from AP, Reuters, AFP, and other news services

Supply Ship Takes Off for International Space Station

Supply Ship Takes Off for International Space Station

AFP (July 30, 2014) The European Space Agency's fifth Automated Transfer Vehicle (ATV-5) is takes off to the International Space Station on an Ariane 5 rocket from French Guiana. Duration: 00:34 Video provided by AFP
Powered by NewsLook.com
Raw: Rocket Launches Into Space With Cargo Ship

Raw: Rocket Launches Into Space With Cargo Ship

AP (July 30, 2014) Arianespace launched a rocket Tuesday from French Guiana carrying a robotic cargo ship to deliver provisions to the International Space Station. (July 30) Video provided by AP
Powered by NewsLook.com
In Virginia, the Rise of a New Space Coast

In Virginia, the Rise of a New Space Coast

AP (July 30, 2014) Every summer, tourists make the pilgrimage to Chincoteague Island, Va. to see wild ponies cross the Assateague Channel. But, it's the rockets sending to supplies to the International Space Station that are making this a year-round destination. (July 30) Video provided by AP
Powered by NewsLook.com
Russia Saves Gecko Sex Satellite, Media Has Some Fun With It

Russia Saves Gecko Sex Satellite, Media Has Some Fun With It

Newsy (July 27, 2014) The satellite is back under ground control after a tense few days, but with a gecko sex experiment on board, the media just couldn't help themselves. Video provided by Newsy
Powered by NewsLook.com

Search ScienceDaily

Number of stories in archives: 140,361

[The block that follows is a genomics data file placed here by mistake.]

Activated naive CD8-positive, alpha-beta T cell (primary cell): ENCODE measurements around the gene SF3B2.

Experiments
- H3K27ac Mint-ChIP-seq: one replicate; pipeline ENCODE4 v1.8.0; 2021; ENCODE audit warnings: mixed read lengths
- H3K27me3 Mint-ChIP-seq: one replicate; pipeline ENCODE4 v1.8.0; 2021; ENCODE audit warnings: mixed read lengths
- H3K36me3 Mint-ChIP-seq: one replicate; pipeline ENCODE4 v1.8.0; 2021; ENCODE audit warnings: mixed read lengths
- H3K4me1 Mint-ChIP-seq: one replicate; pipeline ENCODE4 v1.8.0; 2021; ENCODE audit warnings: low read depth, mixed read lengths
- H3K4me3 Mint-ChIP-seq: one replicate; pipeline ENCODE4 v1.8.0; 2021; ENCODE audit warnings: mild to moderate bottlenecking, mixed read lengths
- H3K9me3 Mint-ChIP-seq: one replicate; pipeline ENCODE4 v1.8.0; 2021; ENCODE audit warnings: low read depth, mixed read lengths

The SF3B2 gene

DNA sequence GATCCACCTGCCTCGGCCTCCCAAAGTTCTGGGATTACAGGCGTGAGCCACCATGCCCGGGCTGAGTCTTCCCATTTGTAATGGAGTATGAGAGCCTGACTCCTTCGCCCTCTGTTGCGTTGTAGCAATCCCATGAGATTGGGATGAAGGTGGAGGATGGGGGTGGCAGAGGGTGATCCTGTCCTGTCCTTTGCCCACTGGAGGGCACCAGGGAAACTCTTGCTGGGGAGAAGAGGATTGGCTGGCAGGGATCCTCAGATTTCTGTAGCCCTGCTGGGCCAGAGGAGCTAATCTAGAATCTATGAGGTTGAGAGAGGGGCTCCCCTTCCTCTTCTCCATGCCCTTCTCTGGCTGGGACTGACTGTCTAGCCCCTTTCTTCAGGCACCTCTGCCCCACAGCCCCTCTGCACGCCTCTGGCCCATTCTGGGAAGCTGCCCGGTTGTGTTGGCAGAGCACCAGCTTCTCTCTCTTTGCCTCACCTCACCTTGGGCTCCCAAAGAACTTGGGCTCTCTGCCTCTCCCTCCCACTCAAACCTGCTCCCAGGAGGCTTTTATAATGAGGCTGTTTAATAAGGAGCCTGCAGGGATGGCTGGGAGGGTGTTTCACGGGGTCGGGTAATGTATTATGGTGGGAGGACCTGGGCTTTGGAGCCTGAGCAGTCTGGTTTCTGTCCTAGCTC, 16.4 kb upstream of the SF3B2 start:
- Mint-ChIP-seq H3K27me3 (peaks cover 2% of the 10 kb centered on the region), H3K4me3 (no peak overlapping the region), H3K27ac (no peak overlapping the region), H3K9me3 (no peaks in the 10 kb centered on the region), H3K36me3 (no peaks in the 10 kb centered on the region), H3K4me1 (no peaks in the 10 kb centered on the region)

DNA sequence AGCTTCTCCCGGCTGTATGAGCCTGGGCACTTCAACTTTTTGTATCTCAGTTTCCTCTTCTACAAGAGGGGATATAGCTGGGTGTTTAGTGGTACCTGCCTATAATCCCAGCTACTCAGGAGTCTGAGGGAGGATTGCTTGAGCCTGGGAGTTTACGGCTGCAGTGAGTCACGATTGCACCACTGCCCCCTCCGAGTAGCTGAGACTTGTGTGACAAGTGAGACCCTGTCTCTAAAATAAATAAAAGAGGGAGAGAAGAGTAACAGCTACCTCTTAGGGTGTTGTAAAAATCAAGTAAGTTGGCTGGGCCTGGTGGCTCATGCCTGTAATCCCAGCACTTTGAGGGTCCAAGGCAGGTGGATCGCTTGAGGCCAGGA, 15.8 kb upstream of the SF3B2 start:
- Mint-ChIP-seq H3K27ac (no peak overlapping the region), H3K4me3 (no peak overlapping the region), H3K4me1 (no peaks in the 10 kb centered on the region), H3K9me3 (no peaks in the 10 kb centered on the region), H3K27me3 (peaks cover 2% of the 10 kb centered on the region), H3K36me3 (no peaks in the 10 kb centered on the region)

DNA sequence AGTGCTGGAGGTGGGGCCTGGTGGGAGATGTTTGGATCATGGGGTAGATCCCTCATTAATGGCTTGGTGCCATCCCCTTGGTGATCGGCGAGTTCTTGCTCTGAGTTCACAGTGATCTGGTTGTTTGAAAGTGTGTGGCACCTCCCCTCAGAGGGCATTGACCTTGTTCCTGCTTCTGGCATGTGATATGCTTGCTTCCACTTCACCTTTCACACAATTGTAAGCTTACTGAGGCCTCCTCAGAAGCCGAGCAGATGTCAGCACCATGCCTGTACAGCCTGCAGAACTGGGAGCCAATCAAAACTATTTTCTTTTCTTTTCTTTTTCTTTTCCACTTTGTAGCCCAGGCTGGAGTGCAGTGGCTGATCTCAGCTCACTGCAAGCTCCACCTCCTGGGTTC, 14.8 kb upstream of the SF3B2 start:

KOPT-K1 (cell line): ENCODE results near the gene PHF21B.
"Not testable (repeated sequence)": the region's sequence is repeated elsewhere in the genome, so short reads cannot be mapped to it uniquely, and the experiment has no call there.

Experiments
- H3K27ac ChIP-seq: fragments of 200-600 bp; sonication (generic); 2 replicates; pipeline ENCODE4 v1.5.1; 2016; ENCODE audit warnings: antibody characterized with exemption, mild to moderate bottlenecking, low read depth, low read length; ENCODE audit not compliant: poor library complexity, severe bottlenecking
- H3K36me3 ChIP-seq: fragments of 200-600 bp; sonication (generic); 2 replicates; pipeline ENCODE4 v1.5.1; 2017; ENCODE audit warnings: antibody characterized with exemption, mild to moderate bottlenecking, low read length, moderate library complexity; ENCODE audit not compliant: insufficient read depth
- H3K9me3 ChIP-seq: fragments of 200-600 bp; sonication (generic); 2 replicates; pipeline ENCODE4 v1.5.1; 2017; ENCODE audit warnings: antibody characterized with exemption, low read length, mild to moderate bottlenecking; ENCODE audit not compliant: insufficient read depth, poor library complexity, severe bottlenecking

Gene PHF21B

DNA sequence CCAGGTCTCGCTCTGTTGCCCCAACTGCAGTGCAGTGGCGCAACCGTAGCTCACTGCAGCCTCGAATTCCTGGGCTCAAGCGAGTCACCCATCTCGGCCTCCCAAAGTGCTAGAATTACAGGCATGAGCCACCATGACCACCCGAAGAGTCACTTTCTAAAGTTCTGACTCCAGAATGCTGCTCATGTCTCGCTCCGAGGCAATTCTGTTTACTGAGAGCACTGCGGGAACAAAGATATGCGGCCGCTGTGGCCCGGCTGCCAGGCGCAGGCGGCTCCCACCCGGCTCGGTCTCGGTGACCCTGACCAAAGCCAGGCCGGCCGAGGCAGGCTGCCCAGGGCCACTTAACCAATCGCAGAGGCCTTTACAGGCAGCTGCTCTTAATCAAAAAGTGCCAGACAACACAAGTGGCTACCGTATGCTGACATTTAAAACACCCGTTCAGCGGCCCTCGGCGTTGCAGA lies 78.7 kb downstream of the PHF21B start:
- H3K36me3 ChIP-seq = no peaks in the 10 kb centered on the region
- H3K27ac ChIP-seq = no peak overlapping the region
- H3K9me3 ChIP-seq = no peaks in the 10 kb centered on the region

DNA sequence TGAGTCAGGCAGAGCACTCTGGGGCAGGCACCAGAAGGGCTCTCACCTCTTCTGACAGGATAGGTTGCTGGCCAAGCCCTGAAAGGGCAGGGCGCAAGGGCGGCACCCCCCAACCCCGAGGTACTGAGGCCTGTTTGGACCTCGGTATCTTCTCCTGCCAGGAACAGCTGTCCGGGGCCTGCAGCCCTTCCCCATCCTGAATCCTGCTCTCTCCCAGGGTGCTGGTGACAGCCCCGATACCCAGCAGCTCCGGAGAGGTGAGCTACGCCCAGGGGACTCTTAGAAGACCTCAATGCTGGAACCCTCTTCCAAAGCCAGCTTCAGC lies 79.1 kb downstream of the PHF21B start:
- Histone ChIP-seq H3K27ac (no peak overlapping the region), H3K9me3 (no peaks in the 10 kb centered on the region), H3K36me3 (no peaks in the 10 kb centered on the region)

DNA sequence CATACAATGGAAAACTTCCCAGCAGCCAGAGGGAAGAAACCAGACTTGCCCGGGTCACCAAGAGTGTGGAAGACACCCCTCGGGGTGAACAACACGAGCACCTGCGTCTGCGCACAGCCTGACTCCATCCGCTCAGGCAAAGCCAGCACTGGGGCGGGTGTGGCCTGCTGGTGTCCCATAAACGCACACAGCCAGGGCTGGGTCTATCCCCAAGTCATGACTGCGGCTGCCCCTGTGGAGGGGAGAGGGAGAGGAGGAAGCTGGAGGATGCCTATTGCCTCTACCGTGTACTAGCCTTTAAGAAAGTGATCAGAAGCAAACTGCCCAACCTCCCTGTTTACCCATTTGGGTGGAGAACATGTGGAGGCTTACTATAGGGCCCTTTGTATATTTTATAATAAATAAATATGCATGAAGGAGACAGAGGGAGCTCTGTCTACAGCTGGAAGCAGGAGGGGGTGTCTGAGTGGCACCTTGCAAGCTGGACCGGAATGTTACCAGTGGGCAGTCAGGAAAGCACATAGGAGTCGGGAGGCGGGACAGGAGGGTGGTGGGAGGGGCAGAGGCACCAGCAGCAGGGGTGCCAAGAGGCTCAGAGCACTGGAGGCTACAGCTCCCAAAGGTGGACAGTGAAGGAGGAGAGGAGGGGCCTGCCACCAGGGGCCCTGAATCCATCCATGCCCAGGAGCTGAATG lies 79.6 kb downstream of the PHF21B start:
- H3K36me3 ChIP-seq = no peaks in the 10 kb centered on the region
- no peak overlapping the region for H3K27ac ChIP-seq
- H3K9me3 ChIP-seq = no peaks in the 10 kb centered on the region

Find with keyword(s):
Enter a keyword or phrase to search ScienceDaily for related topics and research stories.

Save/Print:
Share:

Breaking News:
from the past week

In Other News

... from NewsDaily.com

Science News

Health News

    Environment News

    Technology News



    Save/Print:
    Share:

    Free Subscriptions


    Get the latest science news with ScienceDaily's free email newsletters, updated daily and weekly. Or view hourly updated newsfeeds in your RSS reader:

    Get Social & Mobile


    Keep up to date with the latest news from ScienceDaily via social networks and mobile apps:

    Have Feedback?


    Tell us what you think of ScienceDaily -- we welcome both positive and negative comments. Have any problems using the site? Questions?
    Mobile: iPhone Android Web
    Follow: Facebook Twitter Google+
    Subscribe: RSS Feeds Email Newsletters
    Latest Headlines Health & Medicine Mind & Brain Space & Time Matter & Energy Computers & Math Plants & Animals Earth & Climate Fossils & Ruins